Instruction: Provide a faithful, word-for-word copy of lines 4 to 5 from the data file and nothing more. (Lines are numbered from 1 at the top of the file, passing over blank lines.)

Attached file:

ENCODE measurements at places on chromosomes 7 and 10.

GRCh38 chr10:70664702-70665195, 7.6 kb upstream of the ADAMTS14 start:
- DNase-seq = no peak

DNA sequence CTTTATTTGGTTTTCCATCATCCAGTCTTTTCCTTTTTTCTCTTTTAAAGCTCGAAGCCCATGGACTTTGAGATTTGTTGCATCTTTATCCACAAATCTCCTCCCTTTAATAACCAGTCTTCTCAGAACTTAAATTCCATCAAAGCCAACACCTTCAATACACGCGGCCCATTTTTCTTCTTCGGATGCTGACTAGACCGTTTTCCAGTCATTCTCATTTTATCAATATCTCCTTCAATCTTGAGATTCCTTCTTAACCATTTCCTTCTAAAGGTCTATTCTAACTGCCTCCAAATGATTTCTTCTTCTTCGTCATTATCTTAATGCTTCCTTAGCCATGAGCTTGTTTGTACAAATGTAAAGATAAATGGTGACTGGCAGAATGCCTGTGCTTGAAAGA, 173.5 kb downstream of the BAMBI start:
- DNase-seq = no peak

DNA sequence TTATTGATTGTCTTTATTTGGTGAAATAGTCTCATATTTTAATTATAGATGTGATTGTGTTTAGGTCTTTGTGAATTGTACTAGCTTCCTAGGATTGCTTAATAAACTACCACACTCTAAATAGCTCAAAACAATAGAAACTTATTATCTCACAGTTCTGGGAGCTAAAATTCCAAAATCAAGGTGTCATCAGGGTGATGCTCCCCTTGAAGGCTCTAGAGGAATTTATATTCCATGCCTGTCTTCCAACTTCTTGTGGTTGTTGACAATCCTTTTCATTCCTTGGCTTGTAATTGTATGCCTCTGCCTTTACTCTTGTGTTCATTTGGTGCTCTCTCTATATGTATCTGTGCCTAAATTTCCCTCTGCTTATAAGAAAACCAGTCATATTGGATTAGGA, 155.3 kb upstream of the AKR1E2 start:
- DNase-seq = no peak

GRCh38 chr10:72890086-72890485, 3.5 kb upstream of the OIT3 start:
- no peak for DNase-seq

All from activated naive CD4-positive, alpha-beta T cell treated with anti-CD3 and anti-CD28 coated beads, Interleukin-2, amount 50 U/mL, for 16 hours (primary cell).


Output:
DNA sequence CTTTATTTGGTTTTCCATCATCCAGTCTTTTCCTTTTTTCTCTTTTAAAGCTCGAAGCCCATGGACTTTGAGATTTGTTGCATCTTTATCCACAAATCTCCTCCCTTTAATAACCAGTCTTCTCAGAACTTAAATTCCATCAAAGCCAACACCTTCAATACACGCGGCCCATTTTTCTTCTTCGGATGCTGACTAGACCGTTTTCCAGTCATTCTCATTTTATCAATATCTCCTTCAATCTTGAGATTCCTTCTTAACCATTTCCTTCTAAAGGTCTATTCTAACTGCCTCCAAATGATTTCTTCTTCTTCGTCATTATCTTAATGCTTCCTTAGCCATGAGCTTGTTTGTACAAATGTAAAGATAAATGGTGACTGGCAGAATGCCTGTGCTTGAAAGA, 173.5 kb downstream of the BAMBI start:
- DNase-seq = no peak